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Introduction to Systems


What is PuTTY?

PuTTY is a free implementation of Telnet and SSH for Windows. It even has terminal emulator for xterm. It is written and supported by Simon Tatham.

What is SSH, and why should I not use telnet?

SSH, like telnet, is a network protocol which allows you to log onto another computer. SSH is a client-server protocol. The computer which you use (the client), creates a connection between it and the other computer (the server). Your keystrokes and the response of the server are are transmitted along this connection.

SSH is a recently designed high-security protocol. It uses strong encryption to shield your connection from eavesdropping. capture, and other sorts of attack.

Telnet is a low-security protocol which provides no protection whatsoever. When you log on, your password is transmitted in plain text over the network, visible to any and all. A hacker could easily obtain access to your account, and, for example, read your e-mail.

How does one obtain PuTTY?

At ftp://ftp.acc.umu.se/mirror/ftp.chiark.greenend.org.uk/putty/putty-latest/w64/putty-64bit-0.73-installer.msi(for Windows, see the main directory for other versions).

Starting PuTTY

Click on PuTTY in the start menu under Internet tools (or other place, depending on where it's installed)

(Click on the image for a larger version.)

Choosing the login host and protocol

When PuTTY starts, the window shown below will appear. In that window, the name of the machine to connect to, as well as the protocol, may be specified.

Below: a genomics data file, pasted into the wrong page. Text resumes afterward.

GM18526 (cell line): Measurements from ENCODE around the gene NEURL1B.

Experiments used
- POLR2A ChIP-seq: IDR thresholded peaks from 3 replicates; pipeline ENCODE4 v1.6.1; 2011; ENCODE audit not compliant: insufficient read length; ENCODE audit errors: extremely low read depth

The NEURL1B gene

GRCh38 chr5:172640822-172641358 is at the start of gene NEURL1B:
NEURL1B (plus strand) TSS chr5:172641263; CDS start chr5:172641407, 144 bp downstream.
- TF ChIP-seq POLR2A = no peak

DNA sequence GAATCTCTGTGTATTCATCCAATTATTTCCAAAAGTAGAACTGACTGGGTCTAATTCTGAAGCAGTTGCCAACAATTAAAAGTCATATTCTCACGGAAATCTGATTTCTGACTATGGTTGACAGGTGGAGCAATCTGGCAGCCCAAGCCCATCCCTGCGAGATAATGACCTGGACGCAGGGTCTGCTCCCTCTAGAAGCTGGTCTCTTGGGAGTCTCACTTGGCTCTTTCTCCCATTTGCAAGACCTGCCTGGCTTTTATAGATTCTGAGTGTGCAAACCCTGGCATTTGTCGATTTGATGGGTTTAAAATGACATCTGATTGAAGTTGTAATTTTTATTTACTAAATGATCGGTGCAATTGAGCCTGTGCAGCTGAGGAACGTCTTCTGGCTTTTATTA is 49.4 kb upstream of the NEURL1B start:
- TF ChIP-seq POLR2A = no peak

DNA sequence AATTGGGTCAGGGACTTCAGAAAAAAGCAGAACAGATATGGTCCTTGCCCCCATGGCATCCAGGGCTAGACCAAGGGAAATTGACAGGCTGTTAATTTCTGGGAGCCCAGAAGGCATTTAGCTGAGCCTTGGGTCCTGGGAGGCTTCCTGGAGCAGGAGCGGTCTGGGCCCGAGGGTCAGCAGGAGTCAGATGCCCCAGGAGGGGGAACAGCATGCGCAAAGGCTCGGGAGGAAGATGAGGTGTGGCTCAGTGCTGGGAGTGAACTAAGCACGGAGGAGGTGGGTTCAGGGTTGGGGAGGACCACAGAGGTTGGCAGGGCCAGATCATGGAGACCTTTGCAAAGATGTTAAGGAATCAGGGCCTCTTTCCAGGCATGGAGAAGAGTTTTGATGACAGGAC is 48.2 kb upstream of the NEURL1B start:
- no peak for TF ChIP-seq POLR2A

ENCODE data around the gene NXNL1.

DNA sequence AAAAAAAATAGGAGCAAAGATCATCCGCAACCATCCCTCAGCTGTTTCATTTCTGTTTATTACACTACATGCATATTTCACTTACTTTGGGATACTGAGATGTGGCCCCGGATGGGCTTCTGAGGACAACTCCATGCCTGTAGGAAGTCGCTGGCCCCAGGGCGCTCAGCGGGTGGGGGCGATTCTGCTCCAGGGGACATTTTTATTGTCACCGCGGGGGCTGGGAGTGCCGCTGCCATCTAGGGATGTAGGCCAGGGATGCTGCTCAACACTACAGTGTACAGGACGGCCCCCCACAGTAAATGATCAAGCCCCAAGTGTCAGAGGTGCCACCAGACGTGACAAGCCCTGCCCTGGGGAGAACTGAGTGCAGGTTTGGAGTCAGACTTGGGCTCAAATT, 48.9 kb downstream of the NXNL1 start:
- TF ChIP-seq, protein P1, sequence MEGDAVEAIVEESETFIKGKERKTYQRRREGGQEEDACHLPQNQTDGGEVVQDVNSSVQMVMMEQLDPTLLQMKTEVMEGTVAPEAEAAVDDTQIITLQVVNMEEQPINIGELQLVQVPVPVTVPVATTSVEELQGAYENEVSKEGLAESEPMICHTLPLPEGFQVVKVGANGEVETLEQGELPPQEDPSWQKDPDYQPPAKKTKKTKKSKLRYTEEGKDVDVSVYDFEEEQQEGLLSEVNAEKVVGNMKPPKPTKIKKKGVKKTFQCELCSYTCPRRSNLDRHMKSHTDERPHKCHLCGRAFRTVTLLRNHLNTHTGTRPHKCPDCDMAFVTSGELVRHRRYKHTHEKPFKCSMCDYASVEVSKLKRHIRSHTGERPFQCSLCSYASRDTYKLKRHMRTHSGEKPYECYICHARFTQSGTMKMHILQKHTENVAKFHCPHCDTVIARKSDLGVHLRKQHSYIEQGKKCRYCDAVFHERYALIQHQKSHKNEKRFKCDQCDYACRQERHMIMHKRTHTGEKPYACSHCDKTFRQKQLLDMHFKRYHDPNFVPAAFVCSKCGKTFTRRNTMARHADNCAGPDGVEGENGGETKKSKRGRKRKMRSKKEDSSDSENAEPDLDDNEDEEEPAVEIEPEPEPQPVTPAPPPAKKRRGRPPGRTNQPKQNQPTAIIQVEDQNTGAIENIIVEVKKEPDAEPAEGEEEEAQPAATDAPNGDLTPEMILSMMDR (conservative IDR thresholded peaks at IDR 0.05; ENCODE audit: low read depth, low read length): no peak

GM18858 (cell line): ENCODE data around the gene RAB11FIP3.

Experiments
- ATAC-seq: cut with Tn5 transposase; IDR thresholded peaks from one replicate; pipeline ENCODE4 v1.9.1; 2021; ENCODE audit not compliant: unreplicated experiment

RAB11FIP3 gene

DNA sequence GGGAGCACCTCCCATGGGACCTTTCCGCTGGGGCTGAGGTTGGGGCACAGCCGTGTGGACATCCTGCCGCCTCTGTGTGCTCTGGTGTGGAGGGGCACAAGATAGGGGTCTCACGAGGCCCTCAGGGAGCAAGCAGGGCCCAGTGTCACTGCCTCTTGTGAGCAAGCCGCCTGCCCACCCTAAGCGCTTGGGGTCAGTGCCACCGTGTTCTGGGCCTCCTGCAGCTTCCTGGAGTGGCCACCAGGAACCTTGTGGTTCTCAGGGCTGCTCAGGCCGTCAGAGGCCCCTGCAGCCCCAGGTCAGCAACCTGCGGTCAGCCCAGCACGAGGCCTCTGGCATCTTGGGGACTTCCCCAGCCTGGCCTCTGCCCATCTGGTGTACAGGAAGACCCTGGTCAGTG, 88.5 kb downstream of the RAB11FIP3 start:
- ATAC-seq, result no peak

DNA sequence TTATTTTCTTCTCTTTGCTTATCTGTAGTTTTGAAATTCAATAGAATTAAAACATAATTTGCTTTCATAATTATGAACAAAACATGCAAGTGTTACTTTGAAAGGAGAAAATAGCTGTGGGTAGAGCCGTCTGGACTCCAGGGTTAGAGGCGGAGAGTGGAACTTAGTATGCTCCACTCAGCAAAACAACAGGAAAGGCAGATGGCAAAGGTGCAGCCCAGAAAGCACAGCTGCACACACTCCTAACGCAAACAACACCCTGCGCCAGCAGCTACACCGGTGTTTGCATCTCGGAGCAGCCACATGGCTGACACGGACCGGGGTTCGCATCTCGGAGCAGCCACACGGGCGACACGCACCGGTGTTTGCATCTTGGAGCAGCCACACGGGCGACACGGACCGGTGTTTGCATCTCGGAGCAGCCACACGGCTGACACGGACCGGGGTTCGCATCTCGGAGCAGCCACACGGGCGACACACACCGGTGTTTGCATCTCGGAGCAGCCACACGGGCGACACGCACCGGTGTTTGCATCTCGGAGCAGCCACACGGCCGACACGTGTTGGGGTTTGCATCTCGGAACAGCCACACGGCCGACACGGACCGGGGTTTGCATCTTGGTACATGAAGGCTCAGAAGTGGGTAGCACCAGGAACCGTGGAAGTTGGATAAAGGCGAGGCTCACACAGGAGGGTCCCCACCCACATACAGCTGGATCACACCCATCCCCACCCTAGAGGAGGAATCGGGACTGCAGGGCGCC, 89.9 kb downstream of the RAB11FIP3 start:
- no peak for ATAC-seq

1. In the field Host Name give the name of the computer to which you want to log onto.
  2. Make sure ssh (see ssh above) is chosen as the protocol for log on.
  3. Choose Open to log into the computer which you have chosen.

If you want to save your settings for this remote computer, click on Open, enter a name for this connection (only for your own reference) in the field Saved Sessions, and then click on Save. From then on, you need only double click on this name to log on.

Logging on

The first time

The first time that you log on to a new computer the following message will appear.

This is a warning; all computers which communicate via ssh have a unique identifier, a so-called host key. When you first log onto a computer, PuTTY issues a warning that it does not recognize the new key and asks whether you want to save it for future reference. If you do not do so, you will receive this warning every time that you attempt to log onto the remote computer. It is recommended that you click on Yes.

Subsequent times

If it is not the first time that you have logged onto the selected remote computer and you receive the following message

you should be cautious. The message implies that the key which is saved on your computer no longer agrees with the key of the remote computer. This are a number of reasons why this can happen:

  • A crash or system maintenance has caused the old key to be replaced. Under most circumstances, this happens very infrequently.